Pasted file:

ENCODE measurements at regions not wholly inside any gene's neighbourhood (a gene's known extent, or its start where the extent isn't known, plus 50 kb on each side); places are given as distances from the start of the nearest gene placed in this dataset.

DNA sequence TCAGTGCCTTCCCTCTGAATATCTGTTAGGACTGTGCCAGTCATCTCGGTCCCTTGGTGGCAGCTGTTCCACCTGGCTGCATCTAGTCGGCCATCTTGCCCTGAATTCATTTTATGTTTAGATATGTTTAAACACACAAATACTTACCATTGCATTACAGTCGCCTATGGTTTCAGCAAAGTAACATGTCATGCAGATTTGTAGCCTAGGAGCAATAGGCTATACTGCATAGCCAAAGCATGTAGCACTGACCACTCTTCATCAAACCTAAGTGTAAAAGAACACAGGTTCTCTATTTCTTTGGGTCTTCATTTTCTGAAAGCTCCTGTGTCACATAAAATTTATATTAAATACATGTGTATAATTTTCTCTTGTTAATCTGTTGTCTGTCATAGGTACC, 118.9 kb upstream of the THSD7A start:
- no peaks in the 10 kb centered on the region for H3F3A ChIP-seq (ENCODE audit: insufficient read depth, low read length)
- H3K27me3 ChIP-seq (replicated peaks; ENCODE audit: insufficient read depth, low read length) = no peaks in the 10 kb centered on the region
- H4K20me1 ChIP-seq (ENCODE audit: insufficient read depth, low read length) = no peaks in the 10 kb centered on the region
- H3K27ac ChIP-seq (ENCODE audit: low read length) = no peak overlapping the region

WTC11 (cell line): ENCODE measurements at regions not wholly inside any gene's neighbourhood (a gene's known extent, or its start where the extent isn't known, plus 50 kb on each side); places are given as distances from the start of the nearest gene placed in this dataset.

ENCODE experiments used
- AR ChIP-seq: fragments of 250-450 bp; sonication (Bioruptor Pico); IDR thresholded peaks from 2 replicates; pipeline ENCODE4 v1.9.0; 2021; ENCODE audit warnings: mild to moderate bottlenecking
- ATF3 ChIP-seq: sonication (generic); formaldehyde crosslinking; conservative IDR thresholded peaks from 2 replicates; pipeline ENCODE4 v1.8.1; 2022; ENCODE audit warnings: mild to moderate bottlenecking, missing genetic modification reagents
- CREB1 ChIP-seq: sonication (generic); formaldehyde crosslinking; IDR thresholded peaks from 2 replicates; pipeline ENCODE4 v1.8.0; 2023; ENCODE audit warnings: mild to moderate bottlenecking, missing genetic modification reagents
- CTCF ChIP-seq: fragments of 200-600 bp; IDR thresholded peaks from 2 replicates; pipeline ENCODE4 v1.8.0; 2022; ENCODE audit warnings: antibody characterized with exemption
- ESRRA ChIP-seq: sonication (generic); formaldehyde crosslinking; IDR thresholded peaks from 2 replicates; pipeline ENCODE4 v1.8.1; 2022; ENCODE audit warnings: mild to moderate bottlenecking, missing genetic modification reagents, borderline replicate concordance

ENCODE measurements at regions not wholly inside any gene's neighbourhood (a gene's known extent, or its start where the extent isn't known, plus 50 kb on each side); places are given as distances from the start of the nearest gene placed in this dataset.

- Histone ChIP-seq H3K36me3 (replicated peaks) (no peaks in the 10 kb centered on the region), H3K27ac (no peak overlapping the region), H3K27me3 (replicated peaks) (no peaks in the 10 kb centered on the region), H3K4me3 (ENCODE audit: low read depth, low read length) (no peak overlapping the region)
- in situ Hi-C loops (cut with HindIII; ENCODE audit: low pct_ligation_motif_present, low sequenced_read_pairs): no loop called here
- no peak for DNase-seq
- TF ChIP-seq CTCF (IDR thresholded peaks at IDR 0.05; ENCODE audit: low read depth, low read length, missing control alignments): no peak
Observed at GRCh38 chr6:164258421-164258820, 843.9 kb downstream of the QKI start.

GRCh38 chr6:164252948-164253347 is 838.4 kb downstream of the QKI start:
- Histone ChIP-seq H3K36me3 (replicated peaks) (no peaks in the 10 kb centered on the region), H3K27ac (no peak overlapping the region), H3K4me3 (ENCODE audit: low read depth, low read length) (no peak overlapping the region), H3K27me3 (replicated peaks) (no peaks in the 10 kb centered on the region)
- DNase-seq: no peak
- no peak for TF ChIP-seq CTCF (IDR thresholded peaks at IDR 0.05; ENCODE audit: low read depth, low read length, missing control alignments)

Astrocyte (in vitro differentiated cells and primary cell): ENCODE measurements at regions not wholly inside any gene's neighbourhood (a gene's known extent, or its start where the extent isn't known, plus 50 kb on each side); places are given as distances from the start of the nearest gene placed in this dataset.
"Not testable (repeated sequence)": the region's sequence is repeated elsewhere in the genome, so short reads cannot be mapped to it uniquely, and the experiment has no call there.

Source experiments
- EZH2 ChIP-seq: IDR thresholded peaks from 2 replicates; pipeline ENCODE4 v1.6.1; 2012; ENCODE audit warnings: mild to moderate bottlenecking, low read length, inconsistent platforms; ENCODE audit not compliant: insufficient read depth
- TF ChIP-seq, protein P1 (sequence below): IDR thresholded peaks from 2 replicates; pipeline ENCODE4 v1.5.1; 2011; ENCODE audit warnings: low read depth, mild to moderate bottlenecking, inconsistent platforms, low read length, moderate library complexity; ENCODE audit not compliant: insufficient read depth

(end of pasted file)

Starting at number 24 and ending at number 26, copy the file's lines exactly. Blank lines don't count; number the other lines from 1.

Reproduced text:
Astrocyte (in vitro differentiated cells and primary cell): ENCODE measurements at regions not wholly inside any gene's neighbourhood (a gene's known extent, or its start where the extent isn't known, plus 50 kb on each side); places are given as distances from the start of the nearest gene placed in this dataset.
"Not testable (repeated sequence)": the region's sequence is repeated elsewhere in the genome, so short reads cannot be mapped to it uniquely, and the experiment has no call there.

Source experiments